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The Negotiations between Ukraine and Russia on Gas Transit: A Progress Report

The contract between Ukraine and Russia concerning gas transit expires at the end of 2019. Negotiations for a new contract have been going on for quite some time. Despite the European Union’s mediation, different interests, viewpoints and hurdles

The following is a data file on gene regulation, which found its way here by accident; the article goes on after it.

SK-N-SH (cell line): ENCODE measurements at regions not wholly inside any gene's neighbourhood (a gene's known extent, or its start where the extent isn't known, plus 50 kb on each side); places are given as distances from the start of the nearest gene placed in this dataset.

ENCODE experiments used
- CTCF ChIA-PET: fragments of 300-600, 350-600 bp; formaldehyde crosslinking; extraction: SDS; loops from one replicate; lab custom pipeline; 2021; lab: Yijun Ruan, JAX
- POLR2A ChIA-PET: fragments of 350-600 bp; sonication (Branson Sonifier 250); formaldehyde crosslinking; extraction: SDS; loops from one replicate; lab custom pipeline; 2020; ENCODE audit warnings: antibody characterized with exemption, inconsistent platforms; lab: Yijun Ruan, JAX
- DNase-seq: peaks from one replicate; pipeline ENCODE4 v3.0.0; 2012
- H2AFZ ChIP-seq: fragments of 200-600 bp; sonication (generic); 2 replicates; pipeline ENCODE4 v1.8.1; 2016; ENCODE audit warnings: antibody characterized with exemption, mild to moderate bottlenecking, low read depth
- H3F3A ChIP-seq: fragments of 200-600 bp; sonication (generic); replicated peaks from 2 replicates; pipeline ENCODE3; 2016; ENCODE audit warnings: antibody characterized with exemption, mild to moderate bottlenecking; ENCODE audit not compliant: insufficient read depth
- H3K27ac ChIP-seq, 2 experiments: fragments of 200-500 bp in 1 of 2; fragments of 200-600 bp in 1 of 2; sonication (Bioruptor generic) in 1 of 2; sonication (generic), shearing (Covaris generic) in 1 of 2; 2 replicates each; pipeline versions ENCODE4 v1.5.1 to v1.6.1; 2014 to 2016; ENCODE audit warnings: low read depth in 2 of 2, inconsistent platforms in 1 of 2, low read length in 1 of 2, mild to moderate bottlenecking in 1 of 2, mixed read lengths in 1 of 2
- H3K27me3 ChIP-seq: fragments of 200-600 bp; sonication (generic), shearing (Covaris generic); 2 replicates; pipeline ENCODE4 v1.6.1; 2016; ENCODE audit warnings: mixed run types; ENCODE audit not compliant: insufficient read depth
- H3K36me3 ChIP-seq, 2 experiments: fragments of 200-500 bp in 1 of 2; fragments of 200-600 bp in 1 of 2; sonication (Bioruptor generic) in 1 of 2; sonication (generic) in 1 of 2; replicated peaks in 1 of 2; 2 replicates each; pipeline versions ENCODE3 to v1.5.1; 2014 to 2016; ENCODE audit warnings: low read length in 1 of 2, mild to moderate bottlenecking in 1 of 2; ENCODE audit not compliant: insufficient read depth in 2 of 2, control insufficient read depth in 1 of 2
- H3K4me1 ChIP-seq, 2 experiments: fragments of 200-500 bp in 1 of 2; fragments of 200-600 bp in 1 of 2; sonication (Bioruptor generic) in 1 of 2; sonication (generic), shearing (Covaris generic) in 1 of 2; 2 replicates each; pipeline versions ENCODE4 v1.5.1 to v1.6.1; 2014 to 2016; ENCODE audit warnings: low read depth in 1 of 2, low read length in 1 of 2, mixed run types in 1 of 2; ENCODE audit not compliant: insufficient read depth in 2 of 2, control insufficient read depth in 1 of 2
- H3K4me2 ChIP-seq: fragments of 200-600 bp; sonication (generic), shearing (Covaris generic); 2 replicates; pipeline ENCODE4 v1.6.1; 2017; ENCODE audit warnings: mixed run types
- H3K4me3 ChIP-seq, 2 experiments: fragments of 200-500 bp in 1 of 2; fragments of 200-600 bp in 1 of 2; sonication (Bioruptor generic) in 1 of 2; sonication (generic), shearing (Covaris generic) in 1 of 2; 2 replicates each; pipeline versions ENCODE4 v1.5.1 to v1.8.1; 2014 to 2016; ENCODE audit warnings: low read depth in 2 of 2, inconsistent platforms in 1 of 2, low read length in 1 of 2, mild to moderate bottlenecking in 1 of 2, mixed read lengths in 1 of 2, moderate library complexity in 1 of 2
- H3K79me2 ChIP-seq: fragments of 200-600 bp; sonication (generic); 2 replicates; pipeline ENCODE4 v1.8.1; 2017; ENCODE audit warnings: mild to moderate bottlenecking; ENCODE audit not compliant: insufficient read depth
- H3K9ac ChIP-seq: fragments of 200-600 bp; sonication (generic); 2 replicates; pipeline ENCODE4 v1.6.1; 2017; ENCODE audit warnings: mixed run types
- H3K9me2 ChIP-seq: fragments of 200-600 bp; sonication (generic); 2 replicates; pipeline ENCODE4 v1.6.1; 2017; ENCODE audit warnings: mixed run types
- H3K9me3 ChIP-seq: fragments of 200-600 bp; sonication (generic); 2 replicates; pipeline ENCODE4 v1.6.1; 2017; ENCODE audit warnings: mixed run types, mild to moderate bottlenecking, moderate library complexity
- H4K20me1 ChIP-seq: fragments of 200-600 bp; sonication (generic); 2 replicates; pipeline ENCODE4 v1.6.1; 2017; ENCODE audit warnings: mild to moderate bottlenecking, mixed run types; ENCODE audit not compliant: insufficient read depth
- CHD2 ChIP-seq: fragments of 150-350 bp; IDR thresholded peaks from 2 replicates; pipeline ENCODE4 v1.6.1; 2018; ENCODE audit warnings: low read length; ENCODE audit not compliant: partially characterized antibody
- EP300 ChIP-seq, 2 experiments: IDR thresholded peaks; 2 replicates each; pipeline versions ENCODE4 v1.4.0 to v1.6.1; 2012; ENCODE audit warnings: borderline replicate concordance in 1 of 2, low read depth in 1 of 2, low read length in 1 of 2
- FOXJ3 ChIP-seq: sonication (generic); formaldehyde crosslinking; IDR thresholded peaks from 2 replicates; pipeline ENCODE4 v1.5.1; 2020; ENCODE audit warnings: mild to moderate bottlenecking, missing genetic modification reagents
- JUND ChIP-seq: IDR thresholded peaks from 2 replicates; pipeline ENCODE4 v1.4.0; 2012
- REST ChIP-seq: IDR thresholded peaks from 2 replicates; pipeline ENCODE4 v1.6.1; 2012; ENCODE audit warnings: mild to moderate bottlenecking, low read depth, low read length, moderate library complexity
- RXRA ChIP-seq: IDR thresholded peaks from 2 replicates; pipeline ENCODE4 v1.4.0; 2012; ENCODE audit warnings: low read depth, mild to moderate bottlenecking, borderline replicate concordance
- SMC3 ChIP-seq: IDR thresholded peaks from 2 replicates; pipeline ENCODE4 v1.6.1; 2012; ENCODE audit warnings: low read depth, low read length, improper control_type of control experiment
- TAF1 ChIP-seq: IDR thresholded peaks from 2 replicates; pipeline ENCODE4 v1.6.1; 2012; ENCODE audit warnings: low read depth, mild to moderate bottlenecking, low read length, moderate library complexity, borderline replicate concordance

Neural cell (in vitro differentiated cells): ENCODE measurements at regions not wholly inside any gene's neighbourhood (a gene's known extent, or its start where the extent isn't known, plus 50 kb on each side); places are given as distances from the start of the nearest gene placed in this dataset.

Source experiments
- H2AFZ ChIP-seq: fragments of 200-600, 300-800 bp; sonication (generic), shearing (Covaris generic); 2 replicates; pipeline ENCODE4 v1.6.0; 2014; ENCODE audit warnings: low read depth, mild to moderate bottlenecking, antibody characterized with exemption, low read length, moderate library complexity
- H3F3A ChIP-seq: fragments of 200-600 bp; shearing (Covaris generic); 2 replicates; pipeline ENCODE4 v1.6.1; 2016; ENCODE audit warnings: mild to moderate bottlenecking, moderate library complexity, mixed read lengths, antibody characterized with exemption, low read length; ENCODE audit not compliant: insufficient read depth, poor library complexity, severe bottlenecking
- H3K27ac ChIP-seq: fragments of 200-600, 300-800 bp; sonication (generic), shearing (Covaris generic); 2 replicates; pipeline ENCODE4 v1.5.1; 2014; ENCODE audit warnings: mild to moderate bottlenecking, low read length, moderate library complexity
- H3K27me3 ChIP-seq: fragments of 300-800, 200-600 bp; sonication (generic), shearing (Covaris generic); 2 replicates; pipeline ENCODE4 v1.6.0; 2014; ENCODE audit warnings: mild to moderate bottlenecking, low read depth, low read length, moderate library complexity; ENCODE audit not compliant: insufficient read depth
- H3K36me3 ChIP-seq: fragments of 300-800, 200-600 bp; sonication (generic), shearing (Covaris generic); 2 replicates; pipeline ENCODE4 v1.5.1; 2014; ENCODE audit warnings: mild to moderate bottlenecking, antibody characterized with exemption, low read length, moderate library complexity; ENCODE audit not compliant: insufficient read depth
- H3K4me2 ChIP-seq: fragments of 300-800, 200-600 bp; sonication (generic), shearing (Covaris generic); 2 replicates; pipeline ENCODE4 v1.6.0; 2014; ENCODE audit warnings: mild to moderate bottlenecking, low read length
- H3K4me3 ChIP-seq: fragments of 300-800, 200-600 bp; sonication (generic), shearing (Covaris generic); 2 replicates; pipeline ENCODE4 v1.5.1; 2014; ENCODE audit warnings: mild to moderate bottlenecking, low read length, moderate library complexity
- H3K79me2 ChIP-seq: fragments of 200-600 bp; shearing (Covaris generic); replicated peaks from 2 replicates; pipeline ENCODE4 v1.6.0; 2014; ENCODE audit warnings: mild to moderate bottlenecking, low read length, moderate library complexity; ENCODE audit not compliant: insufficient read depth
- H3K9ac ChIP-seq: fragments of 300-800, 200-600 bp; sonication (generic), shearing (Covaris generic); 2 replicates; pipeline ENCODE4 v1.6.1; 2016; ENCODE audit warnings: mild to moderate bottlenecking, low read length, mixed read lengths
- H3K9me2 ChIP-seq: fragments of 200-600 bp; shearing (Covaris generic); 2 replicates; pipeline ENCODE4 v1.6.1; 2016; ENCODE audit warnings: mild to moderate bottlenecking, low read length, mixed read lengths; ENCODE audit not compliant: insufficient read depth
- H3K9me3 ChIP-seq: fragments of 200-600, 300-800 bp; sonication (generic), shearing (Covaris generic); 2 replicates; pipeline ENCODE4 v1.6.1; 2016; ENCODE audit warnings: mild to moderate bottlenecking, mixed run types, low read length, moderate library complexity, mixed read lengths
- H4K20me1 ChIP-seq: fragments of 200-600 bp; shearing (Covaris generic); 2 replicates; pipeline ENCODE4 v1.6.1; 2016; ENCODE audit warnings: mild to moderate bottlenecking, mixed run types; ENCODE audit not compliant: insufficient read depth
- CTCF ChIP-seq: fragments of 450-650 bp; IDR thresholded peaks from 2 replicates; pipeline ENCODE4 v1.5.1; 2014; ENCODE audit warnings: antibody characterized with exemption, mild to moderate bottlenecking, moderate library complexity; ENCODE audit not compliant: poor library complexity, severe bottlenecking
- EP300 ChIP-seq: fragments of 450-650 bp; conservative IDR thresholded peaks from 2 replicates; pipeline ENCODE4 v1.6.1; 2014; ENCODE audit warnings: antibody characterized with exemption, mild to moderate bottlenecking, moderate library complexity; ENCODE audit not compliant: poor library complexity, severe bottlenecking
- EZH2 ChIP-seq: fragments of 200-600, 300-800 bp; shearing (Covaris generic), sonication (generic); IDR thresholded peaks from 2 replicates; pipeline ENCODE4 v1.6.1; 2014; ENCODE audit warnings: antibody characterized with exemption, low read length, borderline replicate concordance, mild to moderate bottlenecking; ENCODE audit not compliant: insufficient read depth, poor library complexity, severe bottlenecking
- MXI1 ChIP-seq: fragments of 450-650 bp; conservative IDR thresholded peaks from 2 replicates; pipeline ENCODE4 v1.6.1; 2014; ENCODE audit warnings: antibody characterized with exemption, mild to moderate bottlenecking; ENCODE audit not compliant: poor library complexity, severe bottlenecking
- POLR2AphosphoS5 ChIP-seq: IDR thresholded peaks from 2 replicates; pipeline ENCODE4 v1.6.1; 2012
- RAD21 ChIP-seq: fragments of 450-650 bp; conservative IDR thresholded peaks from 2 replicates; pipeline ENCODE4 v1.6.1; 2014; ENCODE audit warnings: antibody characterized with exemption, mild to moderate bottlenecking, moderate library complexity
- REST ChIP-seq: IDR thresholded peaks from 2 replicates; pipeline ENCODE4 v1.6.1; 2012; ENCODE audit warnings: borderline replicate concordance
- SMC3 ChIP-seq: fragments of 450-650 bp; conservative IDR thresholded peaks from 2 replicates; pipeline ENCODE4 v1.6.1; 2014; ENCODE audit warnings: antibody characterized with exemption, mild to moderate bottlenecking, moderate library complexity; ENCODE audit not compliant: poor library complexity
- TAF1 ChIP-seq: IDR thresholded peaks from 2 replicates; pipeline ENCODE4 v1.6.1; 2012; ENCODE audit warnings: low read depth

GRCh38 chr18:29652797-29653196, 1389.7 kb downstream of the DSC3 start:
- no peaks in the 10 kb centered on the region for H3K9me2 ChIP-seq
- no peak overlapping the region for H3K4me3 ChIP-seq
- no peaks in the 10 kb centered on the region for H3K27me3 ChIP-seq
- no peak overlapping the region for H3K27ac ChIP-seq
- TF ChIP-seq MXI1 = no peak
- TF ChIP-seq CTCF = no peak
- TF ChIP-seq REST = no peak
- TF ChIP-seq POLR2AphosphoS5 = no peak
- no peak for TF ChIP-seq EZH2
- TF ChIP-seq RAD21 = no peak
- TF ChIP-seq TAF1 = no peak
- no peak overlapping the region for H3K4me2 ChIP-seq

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  No. 242 analyticaldigest 3 December 2019 RUSSIA󲀓UKRAINE russian German Association forEast European StudiesResearch Centre for East European Studies University of BremenCenter for Security Studies ETH Zurich Institute for European, Russian, and Eurasian Studies The George Washington University Center for Eastern European StudiesUniversity of Zurich  ■  ANALYSIS  A New Momentum for Settling the Donbas Conflict? 2By André Härtel, National University of “Kyiv-Mohyla Academy”  ■ OPINION POLL Ukrainian and Russian Popular Opinion on the Conflict in the Donbas 5  ■ MAP Disengagement of roops in the Donbas 12  ■  ANALYSIS Te Negotiations between Ukraine and Russia on Gas ransit:  A Progress Report 12By Julia Kusznir, Jacobs University Bremen  ■ SAISICS Imports and Consumption of Natural Gas in Ukraine 16  RUSSIAN ANALYTICAL DIGEST No. 242, 3 December 2019 2 ANALYSIS  A New Momentum for Settling the Donbas Conflict? By André Härtel, National University of “Kyiv-Mohyla Academy”DOI: 10.3929/ethz-b-000382152  Abstract: Despite some early signs of movement in resolving the Donbas conflict between Ukraine and Russia, there is no clear path forward yet. Ukraine’s young President Volodymyr Zelensky is still working to construct a set of policies that will be acceptable to his divided population. Te Russians seem to benefit from the status quo. Similarly, numerous questions remain about how to implement Minsk 2 at a time when the West seems to be tiring of sanctions and more focused on other issues. Zelensky’s Surprise Election Brings New Hope Te war in Donbass is in its sixth year and has so far left approximately 13,000 people dead. Te fighting in both the occupied territories consisting of the so-called “Donetsk People’s Republic (DNR)” and the “Luhansk People’s Republic (LNR)” and the Ukrainian-held parts of the respective oblasts has taken a serious toll and dire humanitarian and economic conditions prevail, espe- cially at the contact line. Te Minsk Agreements of February 2015 (Minsk II) have so far ensured a fragile ceasefire, but were never fully implemented by either the Ukrainian or Russian sides as would be necessary to end this conflict. With the unexpected rise of Volo-dymyr Zelensky to the Ukrainian presidency in Spring 2019, and the absolute majority he won in parliamen- tary elections shortly afterwards, the overall atmosphere has changed. Zelensky’s election platform, promising to speed up negotiations in the Normandy Format and end the war, a high-level prisoner exchange in early Sep- tember, and the general agreement of the Ukrainian side to the so-called “Steinmeier Formula” at the begin-ning of October, have brought hope for new momen-tum and the beginning of a genuine settlement process. Tis article analyses the current situation and asks if we can really expect significant progress in the near future. 2015–2019: Poroshenko—the “War President”? In order to assess what has changed recently it makes sense to take a brief look first at the conflict’s dynamics and the related policies of the Ukrainians, Russians and other participants in recent years. After the Minsk  Agreements of February 2015 were able to stop large- scale hostilities and establish a more or less stable con-tact line between the occupied territories and the rest of Ukraine, it soon became clear that the framework agreed to in the Belarusian capital was a challenge first of all to the Ukrainian side. Te country’s sovereignty had been compromised by annexation and intervention and the public mood then was that any further losses or concessions would upend the Ukrainian state. Already in late summer 2015 Ukrainian legislation on decen- tralization and more autonomy for the occupied terri-tories (to say nothing of a Minsk-style “special status”)  was accompanied by violent and deadly clashes between nationalist protestors and the police. As a result, Presi-dent Poroshenko began to understand both his lack of negotiating leverage due to a growing patriotic-nation-alist sentiment in his country (one of the main results of the Revolution of Dignity and the war) and the domes-tic political calculations that he would need to make. Tat the Ukrainian president made the war with Russian and separatist forces the main theme of his term was, however, as much his choice as a consequence of Russia’s behavior. Te Kremlin from 2015 onwards never showed much interest in conflict resolution and despite Western sanctions applied a consistent tactic of confrontation vis-à-vis Ukraine. Moscow continued to fortify the so-called “DNR” and “LNR” militarily and instructed them to demonstrate as much bellicosity and intransigence possible under a working cease-fire agree- ment. At the same time, Russian Donbas-policy was curated mostly by the infamous Vladislav Surkov, who engineered a more Kremlin-convenient elite set-up in both entities and drew them ever closer into a Moscow-dominated security, economic, and media space. Te Russian portrayal of Poroshenko as a “war president” and his political allies in Kyiv as the “party of war” therefore first of all served Russian interests in a perpetuation of the post-Minsk II status quo in Donbas. Te international community, and especially the Normandy format participants Germany and France, for various reasons seemed to have exhausted their polit- ical will to invest much into conflict regulation after the Minsk Agreements. Especially the Germans, who took the lead in the management of the EU sanctions regime against Moscow and in negotiating the cease- fire in Minsk, where unable from late 2015 onwards to exert much leadership. With anti-Russian sanctions still  RUSSIAN ANALYTICAL DIGEST No. 242, 3 December 2019  3 unpopular among the German public and the migra- tion crisis both constraining foreign policy resources and significantly hurting Angela Merkel’s standing, Berlin slowly lost its earlier courage. At the same time, calls for a more progressive engagement of the United States in the Normandy Format fell on deaf ears in Washington,  where conflict resolution in Donbas is still perceived as a European matter. Te Minsk Agreements—Still the Way to Go? Over the years the Minsk Agreements have come under heavy criticism especially from the Ukrainian side and neutral observers. Indeed, the technical flaws, such as the uncertainty about the sequencing of the steps towards regulation and the lack of detail regarding even the most crucial points (elections, border management, special status), are more than obvious. Yet, any peace agreement first of all reflects the de-facto situation on the ground at the time of its signing. In early 2015 Ukrainian regular and volunteer forces had been badly hit and driven out of Debaltsevo by the com-bined thrust of regular Russian and separatist fighters,  who threatened to advance even further into Ukrainian territory and take a then fragile post-revolutionary state and economy to the brink. In many ways therefore the Minsk Agreements, with their insistence on changing the Ukrainian constitution in favor of foreign-backed insurgents, bore an anti-Ukrainian bias and could be interpreted as a confirmation of Russian strategic success.Te Minsk-ensured “low-key” cease fire, on the other hand, also provided the foundation of Ukraine’s slow restoration as a functioning state and economy ever since. Although it is understandable that Ukrainians,  with their now reformed and modernized army, and a stable contact line in place, are more than uncomfort-able with the spirit and letter of Minsk, their critique is somehow ahistorical. Arguably, the visible success of the Agreements in securing at least a “negative peace” and Ukraine’s Western partners’ continuous reference to them as the sole basis for further progress make any alternative to them unlikely. Zelensky: A Peacemaker on Shaky Grounds Te landslide election of former comedian Volodymyr Zelensky to Ukrainian president took many by surprise. One of the main reasons for his success in both the 2019 presidential and parliamentary elections was his more conciliatory attitude towards the Donbas conflict and his determination to make peace. Indeed, the incum- bent Poroshenko in many ways misinterpreted the public mood with his insistence on the campaign slogan “Army, Church, Language!”—the majority of Ukrainians were tired of both the war and the former president’s rigid Ukrainization campaign. Still, even many Ukrainian observers were irritated by how much Zelensky priori-tized conflict regulation from his first day in office and how soon he implemented, at first unilaterally, moves such as the withdrawal of Ukraine’s armed forces near Stanytsia Luhanska already in June this year. Zelensky’s reasoning, aside from the population’s war fatigue, is however easily explained: the ongoing confrontation is an unbearable burden to Ukraine’s economic recovery (the government’s “anti-terrorist operation”/“operation united forces” comes at a cost of approximately 4 mil-lion Euros a day) and a significant distraction from the new president’s ambitious reform agenda. However understandable in general, Zelensky’s policy approach is not without risks and might ulti- mately be ill-fated. First, one of the main concerns is that the hasty approach applied now might come at the cost of quality decisions. Zelensky, as demonstrated by his now public telephone call with U.S. President Donald rump, is a foreign policy novice and so far lacks the support of a professional foreign policy machinery. Many Ukrain-ian experts see his actions as guided by intuition rather than strategy, which seems to be confirmed by a presi-dential administration and foreign ministry who seem to be in competition with each other to issue superficial statements announcing different “plans” for peace in the Donbas. Second, Ukrainian public opinion on the Don-bas conflict is much more contradictory than commonly assumed, which might develop into a source of domes-tic contention that Zelensky will still need to address and manage. While indeed a large majority of Ukrain-ians wanted the new president to prioritize peace in the Donbas (in summer 2019, almost 70% opted for a nego-tiated peace, 20.1% “without any conditions”), and even to negotiate directly with the DNR/LNR-authorities (41.5%), and re-integrate Donbas into Ukraine (56%), only a minority of 26% are willing to accept a “special status” for the so called “DNR” and “LNR” entities in Ukraine’s constitution or to changes in Ukraine’s now clearly Western-oriented foreign policy (24.7%). Te number of Ukrainians perceiving Russia as an “aggres-sor state” also equals the number of Ukrainians who  want a fast end to the war. Additionally, the Ukrainian president faces the problem that his support base, while consisting of more than two-thirds of Ukrainians, is a mostly “silent majority” and much harder to mobilize than his opponents (the famous “25%”), very visible at the “No Capitulation” rallies in mid-October. Tere-fore, Zelensky has in no way overcome Poroshenko’s problem of a lack of domestic negotiation leverage and he might face serious opposition if his plans and likely concessions towards Ukraine’s enemies become clearer.  RUSSIAN ANALYTICAL DIGEST No. 242, 3 December 2019  4 Finally, the current public debate in Ukraine over “red lines,” such as Ukraine’s chosen foreign policy direc-tion or the details according to which the occupied ter- ritories are finally re-integrated, is in reality a discussion about Ukraine’s possible different futures as a state and society. Despite the current fatigue with Poroshenko’s non-conciliatory approach towards the conflict and his Ukrainization campaign, one cannot argue with the fact that the former president had a convincing vision for his country’s future. In his plans, the re-integration of Don-bas would happen exclusively on Kyiv’s terms or not at all, ensuring the functional nexus between the country’s domestic transformation, a foreign policy aimed at West- ern integration, and a clear patriotic or pro-Ukrainian political elite structure. Zelensky, however, still has to demonstrate how he wants to reconcile obviously con-tradictory aims, such as re-integration based on negotia- tion with Russia (and the separatists) and a subsequently more diverse political elite structure on the one hand, and non-intervention in the country’s domestic reforms and an unchanged pro-Western foreign policy course on the other. If no feasible and convincing strategy is  worked out by the new president, Ukraine might easily fall back to its pre-2013 “amorphous” definition of both state and society. Is Russia Really Moving? Te Russian position on the conflict and its dynamic are much harder to assess. Especially on the Ukraine portfolio, but not only here, the Kremlin from the very beginning not only used hybrid war techniques, but also engaged a form of hybrid communication and diplo- macy. Careful not to portray his country as a direct party to what the Russians portray as an internal Ukrainian matter or “civil war,” President Putin likes to keep his counterparts in the dark about Russia’s preferred final scenario while at the same time applying all means pos-sible to be in full control of the proceedings. According to diplomats this form of communication extends to the level of the rilateral Contact Group, where Russian representatives often first seem to commit themselves to some understanding, only to backpaddle shortly after-  ward, trying to put the ball back in Ukraine’s court, and thereby leaving everyone puzzled. Accordingly, there is a worrying level of distrust in the credibility and con-structiveness of Russian decision-makers. What has changed over the years is the general per-spective through which Russia looks at the conflict in Donbas. Whereas, at the beginning, the conflict was regarded as a regional or “zone of influence” affair between EU aspirations and Russian great power inter-ests, the whole Ukraine portfolio has long become part of the Kremlin’s worldwide strategy aiming at the mani-festation and formalization of a new, multipolar order. Te latter seems to imply that conciliatory steps by the Ukrainian side are not enough for the Kremlin or that the Russians expect at least an additional bargain with the West on other portfolios.From this perspective it is unlikely that the ouster of Petro Poroshenko from office and the rise of the seem-ingly more conciliatory Volodymyr Zelensky have had an impact on the Kremlin. Nevertheless, there are a few observations indicating that the Kremlin, at least incre-mentally, might have adopted a more forthcoming posi- tion in terms of conflict resolution in Donbas. First, and most important, is the clear impression that the “re-integration” of occupied Donbas into Ukraine (how- ever unclear under which terms precisely) has for quite some time already become the consensus position in Moscow. Second, Vladimir Putin lately seems to have enlarged his circle of advisors on the conflict, where the hardliners Vladislav Surkov and Viktor Medved- chuk are increasingly balanced out by the more moder-ate Dmitri Kozak (who apparently looks at the two de-facto entities as a liability). Tird, at the end of October the Russians indeed began with the agreed “disengage-ment” of their forces from Zolote and promised to do so in Petrivke, thereby positively answering Ukrainian steps towards peace. Still, the question remains why the Russians should be interested in the quick solution Zelensky is seeking. Looking at the situation on the ground, where the so-called “DNR” and “LNR” have already developed into a huge burden for Ukraine’s development and foreign policy aspirations, and at the West’s increasing fatigue  with the portfolio and anti-Russian sanctions, sitting things out looks like the best Kremlin tactic for now. Te only reasonable explanation for Russia moving towards regulation sooner rather than later might be Russian awareness that the ongoing integration of both de-facto entities, especially into Russia’s economic orbit, has gone too far already and that the time for a re-integration at the sole expense of Ukraine is running out. In the end, the Kremlin might also just be testing the waters with Zelensky and the West. Will the young and inexperi-enced Ukrainian president make more concessions than one might rationally expect? Will the sanctions-fatigued  West overestimate the first positive signs and begin to remove sanctions without much strategic cost for Russia? Conclusion—Who Rules? Te current signs of a rapprochement between Ukraine and Russia are without doubt a positive and deeply nec-essary development. oo many people have lost their lives and homes in Donbas, especially on the Ukrain-ian side, in a conflict which was deemed an impossibility  RUSSIAN ANALYTICAL DIGEST No. 242, 3 December 2019  5 before the year 2014. Tat both sides have begun with concrete steps, such as the disengagement of forces in three localities at the contact line, speaks for the inter- pretation that a serious interest in progress and even- tual conflict resolution exists. However, it is too early for any euphoria. In a situation where soldiers still die nearly every day, peace can hardly be expected tomorrow.  Aside from the grievances srcinating after more than five years of war, both Ukraine and Russia do not yet seem to have made all preparations for a “positive” peace. In Ukraine, a young president needs to figure out his country’s national interest and how to deal with a well-organized patriotic-nationalist opposition to any conces-sions. For Russia, especially with the international envi-ronment developing in its favor, sticking to the status quo for some time might still be seen as more beneficial. After all, we have to remind ourselves what this con-flict is about. Until roughly the Euromaidan protests began in 2013 Russia had managed to convert Ukraine into a clientelist state, tightly bound to Moscow by a shady transnational “membrane” manifesting itself by the Russia-loyal network of the former Party of Regions and its stronghold in the country’s Southeast. Te Rev-olution of Dignity upended this instrument of Russian domination over Ukraine and gave the latter a chance to re-calibrate its future. With the war in Donbas, Rus-sian foreign policy wanted to correct this “mistake” and revive the former “membrane” via two “rojan Horses” (the special status-granted “DNR” and “LNR”) even- tually acting like political “cancer cells” inside Ukraine. Te most important, and so far unanswered, question therefore is how the Minsk Agreement’s implementation can succeed without forcing Ukraine back to 2013 while satisfying Russian great power status in its neighborhood.  About the Author   André Härtel is DAAD Associate Professor in the “German and European Studies” Programme (DES) of the National University of “Kyiv-Mohyla Academy” in Kyiv, Ukraine. OPINION POLL Ukrainian and Russian Popular Opinion on the Conflict in the Donbas Figure 1: Currently, there are constant negotiations on the ways to quell the armed conflict in Donbas. In your opinion, to achieve peace, should there be compromises with Russia and the leaders of the self-pro-claimed Donetsk and Luhansk republics? (in % of respondents) 20.18.820.93024.648.843.751.148.350.217.428.416.48.313.113.719.211.613.5120 %10 %20 %30 %40 %50 %60 %70 %80 %90 %100 %UkraineWestCenterSouthEastPeace at all costs, any compromise should be agreed upon with whomever and for whateverFor peace, it is worth compromising, but not on all of themPeace in Donbas can only be established from a position of strength when one side winsDifficult to say Source: study conducted jointly by the Ilko Kucheriv Democratic Initiatives Foundation and the Razumkov Center sociological service on June 13–20, 2019 in every Ukrainian region except for Crimea and occupied territories of Donetsk and Luhansk oblasts. 2,017 respondents were polled aged 18 and above,